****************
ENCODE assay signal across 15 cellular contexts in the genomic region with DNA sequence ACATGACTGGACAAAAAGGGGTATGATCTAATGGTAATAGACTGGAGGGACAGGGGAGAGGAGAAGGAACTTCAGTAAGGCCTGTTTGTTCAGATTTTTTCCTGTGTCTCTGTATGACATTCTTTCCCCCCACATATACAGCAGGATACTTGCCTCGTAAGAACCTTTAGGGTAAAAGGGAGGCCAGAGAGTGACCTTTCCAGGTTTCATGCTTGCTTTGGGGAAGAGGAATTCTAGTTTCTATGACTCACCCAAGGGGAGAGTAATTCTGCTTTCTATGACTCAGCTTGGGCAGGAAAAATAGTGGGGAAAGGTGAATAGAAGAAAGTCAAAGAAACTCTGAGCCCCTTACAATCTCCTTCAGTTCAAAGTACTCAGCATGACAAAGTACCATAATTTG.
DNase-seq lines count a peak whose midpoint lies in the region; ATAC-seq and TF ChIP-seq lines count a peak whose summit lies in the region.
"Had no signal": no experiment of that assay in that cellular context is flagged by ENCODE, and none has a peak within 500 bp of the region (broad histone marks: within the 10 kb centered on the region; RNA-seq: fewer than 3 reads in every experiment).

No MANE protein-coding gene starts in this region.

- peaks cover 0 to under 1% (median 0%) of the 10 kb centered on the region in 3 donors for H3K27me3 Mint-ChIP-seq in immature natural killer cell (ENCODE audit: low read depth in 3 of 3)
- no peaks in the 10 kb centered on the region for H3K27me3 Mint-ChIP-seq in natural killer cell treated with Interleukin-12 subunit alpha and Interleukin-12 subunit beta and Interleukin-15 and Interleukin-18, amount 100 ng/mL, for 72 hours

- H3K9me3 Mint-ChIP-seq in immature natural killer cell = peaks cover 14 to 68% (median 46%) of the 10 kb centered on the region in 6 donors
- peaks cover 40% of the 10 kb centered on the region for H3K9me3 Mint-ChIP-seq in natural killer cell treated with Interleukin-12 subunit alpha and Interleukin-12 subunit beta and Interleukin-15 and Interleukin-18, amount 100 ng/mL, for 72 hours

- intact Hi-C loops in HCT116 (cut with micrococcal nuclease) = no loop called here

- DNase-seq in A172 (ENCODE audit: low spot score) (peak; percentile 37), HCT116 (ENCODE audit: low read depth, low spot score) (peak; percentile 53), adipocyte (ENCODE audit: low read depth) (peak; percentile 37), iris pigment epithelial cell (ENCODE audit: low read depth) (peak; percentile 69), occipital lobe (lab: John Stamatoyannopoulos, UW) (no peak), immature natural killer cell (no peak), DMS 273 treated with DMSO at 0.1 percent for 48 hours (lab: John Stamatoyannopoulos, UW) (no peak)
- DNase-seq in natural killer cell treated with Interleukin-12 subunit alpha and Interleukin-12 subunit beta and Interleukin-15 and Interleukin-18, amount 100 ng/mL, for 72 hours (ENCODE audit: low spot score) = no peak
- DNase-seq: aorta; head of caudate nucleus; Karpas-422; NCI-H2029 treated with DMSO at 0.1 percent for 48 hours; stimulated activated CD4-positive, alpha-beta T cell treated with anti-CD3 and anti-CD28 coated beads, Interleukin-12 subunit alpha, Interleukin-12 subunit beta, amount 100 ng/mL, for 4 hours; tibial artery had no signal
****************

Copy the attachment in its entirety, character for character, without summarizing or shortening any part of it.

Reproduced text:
ENCODE assay signal across 15 cellular contexts in the genomic region with DNA sequence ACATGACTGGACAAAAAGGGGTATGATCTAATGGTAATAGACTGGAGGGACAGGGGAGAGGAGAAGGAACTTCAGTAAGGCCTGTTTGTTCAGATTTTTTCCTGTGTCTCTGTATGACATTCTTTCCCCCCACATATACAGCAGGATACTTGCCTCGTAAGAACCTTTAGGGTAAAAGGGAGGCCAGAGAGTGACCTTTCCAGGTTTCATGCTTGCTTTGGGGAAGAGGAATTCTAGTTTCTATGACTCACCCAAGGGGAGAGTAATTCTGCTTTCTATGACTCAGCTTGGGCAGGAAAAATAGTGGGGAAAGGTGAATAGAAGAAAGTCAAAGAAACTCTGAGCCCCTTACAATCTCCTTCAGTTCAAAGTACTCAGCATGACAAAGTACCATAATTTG.
DNase-seq lines count a peak whose midpoint lies in the region; ATAC-seq and TF ChIP-seq lines count a peak whose summit lies in the region.
"Had no signal": no experiment of that assay in that cellular context is flagged by ENCODE, and none has a peak within 500 bp of the region (broad histone marks: within the 10 kb centered on the region; RNA-seq: fewer than 3 reads in every experiment).

No MANE protein-coding gene starts in this region.

- peaks cover 0 to under 1% (median 0%) of the 10 kb centered on the region in 3 donors for H3K27me3 Mint-ChIP-seq in immature natural killer cell (ENCODE audit: low read depth in 3 of 3)
- no peaks in the 10 kb centered on the region for H3K27me3 Mint-ChIP-seq in natural killer cell treated with Interleukin-12 subunit alpha and Interleukin-12 subunit beta and Interleukin-15 and Interleukin-18, amount 100 ng/mL, for 72 hours

- H3K9me3 Mint-ChIP-seq in immature natural killer cell = peaks cover 14 to 68% (median 46%) of the 10 kb centered on the region in 6 donors
- peaks cover 40% of the 10 kb centered on the region for H3K9me3 Mint-ChIP-seq in natural killer cell treated with Interleukin-12 subunit alpha and Interleukin-12 subunit beta and Interleukin-15 and Interleukin-18, amount 100 ng/mL, for 72 hours

- intact Hi-C loops in HCT116 (cut with micrococcal nuclease) = no loop called here

- DNase-seq in A172 (ENCODE audit: low spot score) (peak; percentile 37), HCT116 (ENCODE audit: low read depth, low spot score) (peak; percentile 53), adipocyte (ENCODE audit: low read depth) (peak; percentile 37), iris pigment epithelial cell (ENCODE audit: low read depth) (peak; percentile 69), occipital lobe (lab: John Stamatoyannopoulos, UW) (no peak), immature natural killer cell (no peak), DMS 273 treated with DMSO at 0.1 percent for 48 hours (lab: John Stamatoyannopoulos, UW) (no peak)
- DNase-seq in natural killer cell treated with Interleukin-12 subunit alpha and Interleukin-12 subunit beta and Interleukin-15 and Interleukin-18, amount 100 ng/mL, for 72 hours (ENCODE audit: low spot score) = no peak
- DNase-seq: aorta; head of caudate nucleus; Karpas-422; NCI-H2029 treated with DMSO at 0.1 percent for 48 hours; stimulated activated CD4-positive, alpha-beta T cell treated with anti-CD3 and anti-CD28 coated beads, Interleukin-12 subunit alpha, Interleukin-12 subunit beta, amount 100 ng/mL, for 4 hours; tibial artery had no signal